In an order dated May 2, 2012, entered after a fact-finding hearing on both of the father's petitions, the family offense petition was dismissed, the petition seeking a change of custody was denied, and residential custody was returned to the mother.   Thereafter, the father filed another family offense petition, dated May 25, 2012, against the mother on behalf of the children, which was dismissed without a hearing in an order dated May 30, 2012.   The father appeals from the dismissal of his October 13, 2010, and May 25, 2012, family offense petitions, and the denial of his petition for residential custody of the children, and the children appeal from so much of the resettled order as returned residential custody to the mother.   By decision and order of this Court dated July 6, 2012, the father's motion to stay so much of the May 2, 2012, order as returned residential custody of the children to the mother was granted.

The father's October 13, 2010, family offense petition against the mother on behalf of the children was properly dismissed, since, to the extent that it alleged facts which could support a finding that the mother committed a family offense, the evidence adduced at the fact-finding hearing did not establish the commission of such offense by a fair preponderance of the evidence (see Matter of James A.-S. v. Cassandra A.-S., 107 AD3d 703, 706;  Matter of Pearlman v. Pearlman, 78 AD3d 711, 712).   The father's May 25, 2012, family offense petition also was properly dismissed, without a hearing, since, to the extent that it alleged new facts, it did not allege conduct which would constitute a family offense committed by the mother against the children (see Matter of Ozdemir v. Riley, 101 AD3d 884, 885).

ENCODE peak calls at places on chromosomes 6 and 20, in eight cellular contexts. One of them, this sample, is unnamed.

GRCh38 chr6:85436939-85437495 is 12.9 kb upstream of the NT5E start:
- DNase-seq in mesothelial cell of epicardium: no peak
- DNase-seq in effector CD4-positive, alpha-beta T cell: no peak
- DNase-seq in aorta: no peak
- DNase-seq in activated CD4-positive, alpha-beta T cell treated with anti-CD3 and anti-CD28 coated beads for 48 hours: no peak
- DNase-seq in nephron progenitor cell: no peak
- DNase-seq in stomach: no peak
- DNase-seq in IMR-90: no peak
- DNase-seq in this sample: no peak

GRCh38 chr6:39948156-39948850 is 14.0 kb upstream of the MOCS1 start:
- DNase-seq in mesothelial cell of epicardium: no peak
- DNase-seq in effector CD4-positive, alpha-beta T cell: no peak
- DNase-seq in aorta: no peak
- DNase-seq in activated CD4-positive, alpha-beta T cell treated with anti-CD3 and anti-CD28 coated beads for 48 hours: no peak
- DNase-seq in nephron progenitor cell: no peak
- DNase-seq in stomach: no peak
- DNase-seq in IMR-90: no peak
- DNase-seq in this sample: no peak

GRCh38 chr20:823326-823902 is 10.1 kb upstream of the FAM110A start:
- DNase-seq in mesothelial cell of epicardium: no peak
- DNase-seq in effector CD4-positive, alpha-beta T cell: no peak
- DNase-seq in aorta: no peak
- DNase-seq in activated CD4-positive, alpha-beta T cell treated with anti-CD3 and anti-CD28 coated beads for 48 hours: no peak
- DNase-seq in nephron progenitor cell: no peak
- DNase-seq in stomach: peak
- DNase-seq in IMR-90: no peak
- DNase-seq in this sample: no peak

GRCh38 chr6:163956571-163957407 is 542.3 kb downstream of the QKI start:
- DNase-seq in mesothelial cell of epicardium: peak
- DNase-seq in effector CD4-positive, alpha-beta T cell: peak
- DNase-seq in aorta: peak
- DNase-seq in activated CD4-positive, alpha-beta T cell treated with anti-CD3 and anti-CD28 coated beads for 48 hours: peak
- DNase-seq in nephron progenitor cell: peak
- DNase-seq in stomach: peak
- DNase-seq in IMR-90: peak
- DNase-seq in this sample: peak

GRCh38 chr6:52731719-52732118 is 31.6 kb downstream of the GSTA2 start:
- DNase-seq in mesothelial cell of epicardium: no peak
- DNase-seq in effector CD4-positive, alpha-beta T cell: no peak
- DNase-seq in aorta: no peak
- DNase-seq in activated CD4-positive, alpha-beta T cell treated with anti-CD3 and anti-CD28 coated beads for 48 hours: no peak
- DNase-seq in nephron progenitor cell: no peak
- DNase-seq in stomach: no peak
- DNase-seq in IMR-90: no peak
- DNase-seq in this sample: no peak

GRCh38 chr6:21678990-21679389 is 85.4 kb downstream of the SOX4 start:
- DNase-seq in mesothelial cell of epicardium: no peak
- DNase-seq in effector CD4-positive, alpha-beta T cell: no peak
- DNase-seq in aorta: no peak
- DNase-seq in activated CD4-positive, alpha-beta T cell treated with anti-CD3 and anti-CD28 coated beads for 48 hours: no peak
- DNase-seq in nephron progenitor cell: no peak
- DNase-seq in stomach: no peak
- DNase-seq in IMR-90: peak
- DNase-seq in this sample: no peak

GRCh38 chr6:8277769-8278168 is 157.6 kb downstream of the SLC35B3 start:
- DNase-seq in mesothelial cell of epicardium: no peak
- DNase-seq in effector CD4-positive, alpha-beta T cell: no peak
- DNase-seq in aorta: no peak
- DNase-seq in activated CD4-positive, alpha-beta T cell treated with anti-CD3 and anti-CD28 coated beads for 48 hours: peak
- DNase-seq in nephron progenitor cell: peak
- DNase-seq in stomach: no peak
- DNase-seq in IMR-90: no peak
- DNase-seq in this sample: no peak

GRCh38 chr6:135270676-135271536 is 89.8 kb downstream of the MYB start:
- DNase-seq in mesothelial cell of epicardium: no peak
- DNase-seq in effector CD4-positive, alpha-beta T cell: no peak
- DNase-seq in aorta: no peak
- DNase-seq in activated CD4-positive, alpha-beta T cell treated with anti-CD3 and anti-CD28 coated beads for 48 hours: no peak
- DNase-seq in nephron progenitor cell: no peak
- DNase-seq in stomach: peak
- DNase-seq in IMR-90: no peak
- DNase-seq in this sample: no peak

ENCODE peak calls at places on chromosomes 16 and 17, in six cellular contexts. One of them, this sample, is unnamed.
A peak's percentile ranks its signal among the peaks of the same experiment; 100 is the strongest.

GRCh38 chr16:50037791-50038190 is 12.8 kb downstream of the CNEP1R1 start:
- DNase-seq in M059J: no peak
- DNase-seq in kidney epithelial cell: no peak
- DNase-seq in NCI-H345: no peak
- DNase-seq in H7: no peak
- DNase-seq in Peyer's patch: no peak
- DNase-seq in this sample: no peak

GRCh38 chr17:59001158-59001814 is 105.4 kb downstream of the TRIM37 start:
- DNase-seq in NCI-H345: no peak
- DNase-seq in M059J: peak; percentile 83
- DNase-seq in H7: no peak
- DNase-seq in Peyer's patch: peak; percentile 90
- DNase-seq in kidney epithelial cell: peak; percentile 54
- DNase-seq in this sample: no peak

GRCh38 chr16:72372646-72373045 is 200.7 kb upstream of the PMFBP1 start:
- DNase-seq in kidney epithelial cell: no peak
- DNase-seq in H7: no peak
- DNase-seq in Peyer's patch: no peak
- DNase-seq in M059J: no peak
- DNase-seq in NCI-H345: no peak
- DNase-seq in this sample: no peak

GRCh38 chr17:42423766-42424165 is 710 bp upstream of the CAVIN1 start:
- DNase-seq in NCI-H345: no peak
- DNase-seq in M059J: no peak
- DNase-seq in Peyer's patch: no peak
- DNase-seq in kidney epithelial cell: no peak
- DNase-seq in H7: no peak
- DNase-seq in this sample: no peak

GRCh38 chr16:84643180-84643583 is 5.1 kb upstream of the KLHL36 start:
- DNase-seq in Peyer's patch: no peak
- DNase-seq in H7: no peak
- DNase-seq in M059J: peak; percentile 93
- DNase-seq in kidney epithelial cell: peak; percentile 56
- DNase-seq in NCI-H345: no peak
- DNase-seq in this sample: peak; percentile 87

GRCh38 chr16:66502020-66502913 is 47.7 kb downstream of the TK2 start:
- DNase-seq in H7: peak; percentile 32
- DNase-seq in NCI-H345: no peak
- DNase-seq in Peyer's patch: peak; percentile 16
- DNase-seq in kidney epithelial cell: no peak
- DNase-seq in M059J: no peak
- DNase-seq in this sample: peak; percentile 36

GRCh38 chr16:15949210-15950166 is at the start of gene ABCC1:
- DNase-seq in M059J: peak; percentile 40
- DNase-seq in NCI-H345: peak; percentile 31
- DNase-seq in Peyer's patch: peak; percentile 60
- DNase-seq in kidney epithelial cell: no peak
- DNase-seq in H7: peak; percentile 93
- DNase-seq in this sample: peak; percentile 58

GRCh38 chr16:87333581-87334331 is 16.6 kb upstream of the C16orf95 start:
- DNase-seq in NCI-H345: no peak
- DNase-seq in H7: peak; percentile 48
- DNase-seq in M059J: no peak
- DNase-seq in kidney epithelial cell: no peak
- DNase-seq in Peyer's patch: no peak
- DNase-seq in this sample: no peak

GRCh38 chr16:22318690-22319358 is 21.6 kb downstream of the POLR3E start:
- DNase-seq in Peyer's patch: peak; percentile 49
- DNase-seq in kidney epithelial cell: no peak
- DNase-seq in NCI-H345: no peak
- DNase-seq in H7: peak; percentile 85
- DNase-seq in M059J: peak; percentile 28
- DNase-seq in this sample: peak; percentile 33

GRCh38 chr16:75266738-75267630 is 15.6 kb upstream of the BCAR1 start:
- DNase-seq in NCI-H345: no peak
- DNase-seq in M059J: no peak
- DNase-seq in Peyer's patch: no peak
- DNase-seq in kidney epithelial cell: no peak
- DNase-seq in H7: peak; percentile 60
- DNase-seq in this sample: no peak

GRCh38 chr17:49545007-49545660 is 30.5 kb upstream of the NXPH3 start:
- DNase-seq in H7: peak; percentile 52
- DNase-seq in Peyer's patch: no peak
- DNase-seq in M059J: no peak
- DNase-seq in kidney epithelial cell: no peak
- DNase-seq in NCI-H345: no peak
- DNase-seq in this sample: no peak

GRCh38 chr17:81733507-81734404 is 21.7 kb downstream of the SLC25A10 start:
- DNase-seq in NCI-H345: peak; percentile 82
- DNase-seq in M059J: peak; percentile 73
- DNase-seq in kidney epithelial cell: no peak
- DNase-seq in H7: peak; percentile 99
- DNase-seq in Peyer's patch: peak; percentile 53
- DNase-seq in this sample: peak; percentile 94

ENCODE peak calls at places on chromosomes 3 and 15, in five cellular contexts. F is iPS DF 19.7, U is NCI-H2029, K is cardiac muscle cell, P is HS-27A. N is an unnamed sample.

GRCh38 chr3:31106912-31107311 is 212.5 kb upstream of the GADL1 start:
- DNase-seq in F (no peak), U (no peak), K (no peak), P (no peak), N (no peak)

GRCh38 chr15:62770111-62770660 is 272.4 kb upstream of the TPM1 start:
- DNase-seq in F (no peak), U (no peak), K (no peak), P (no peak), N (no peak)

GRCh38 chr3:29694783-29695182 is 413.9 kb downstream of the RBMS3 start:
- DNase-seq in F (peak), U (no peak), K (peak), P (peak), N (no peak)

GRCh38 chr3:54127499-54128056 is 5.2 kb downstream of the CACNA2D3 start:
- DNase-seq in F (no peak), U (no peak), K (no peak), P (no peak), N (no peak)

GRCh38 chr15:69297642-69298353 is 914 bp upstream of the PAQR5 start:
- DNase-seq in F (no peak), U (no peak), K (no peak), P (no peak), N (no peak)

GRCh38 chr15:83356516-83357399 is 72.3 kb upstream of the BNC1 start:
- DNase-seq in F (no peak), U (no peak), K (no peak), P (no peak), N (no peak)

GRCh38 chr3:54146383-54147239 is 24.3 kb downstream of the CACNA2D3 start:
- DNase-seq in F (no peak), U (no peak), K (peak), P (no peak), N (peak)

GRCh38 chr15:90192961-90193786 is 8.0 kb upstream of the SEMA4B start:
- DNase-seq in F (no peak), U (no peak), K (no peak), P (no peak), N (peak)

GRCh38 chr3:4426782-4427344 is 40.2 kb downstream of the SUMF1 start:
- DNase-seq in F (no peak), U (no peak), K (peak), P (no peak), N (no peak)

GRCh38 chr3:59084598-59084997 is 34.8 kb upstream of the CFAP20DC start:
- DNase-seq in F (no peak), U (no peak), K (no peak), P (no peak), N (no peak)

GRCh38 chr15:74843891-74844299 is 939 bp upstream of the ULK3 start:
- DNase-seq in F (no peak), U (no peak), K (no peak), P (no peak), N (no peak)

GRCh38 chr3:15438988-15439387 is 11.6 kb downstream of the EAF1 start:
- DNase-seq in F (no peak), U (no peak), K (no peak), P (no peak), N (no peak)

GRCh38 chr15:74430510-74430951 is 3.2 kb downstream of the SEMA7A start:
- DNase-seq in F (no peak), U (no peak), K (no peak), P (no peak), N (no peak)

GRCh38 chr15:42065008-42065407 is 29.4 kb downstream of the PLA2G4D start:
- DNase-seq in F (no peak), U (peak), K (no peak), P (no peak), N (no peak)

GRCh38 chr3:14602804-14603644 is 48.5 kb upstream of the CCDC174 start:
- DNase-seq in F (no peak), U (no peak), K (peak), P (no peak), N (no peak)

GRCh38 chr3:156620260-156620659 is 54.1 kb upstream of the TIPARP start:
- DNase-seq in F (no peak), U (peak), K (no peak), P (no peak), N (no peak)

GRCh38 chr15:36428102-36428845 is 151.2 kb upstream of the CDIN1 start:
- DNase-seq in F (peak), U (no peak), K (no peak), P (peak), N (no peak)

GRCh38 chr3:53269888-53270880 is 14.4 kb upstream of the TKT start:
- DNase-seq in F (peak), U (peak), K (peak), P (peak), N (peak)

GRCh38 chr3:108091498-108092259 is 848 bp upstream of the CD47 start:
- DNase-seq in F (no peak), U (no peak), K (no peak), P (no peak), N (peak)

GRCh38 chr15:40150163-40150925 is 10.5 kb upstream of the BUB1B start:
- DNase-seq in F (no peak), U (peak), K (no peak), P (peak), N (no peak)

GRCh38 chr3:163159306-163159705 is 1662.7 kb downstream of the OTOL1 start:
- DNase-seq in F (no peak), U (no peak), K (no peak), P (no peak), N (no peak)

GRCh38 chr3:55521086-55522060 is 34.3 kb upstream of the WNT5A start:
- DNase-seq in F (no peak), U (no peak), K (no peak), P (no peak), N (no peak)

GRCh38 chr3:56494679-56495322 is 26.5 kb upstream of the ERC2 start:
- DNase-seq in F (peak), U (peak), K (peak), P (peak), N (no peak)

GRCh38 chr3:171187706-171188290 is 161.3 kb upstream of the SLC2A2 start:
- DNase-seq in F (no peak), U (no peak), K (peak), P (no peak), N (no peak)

Contrary to the finding of the Family Court, the father demonstrated that there was a change in circumstances since the March 24, 2005, order awarding the mother residential custody, which was entered on consent of the parties (see Matter of Selliah v. Penamente, 107 AD3d 1004).   The evidence clearly demonstrated that the parties' relationship had deteriorated to the point that they did not speak to each other, one of the children had moved in with the father even before the father was awarded temporary custody, and the father was concerned that the mother had become involved in a relationship that would have a negative impact on the children (see Matter of Aaron W. v. Shannon W., 96 AD3d 960, 961).

Moreover, while mindful of the hearing court's advantage in being able to observe the demeanor and assess the credibility of witnesses, we must set aside the determination to award the mother residential custody of the children, as it lacks a sound and substantial basis in the record (see Matter of James A.-S. v. Cassandra A.-S., 107 AD3d at 706).   Our evaluation of the totality of the circumstances to determine the best interests of the children leads us to conclude that the father's petition for residential custody of the children should have been granted (see Eschbach v. Eschbach, 56 N.Y.2d 167, 171).

BALKIN, J.P., LOTT, AUSTIN and MILLER, JJ., concur.

ENTER:

Aprilanne Agostino

Clerk of the Court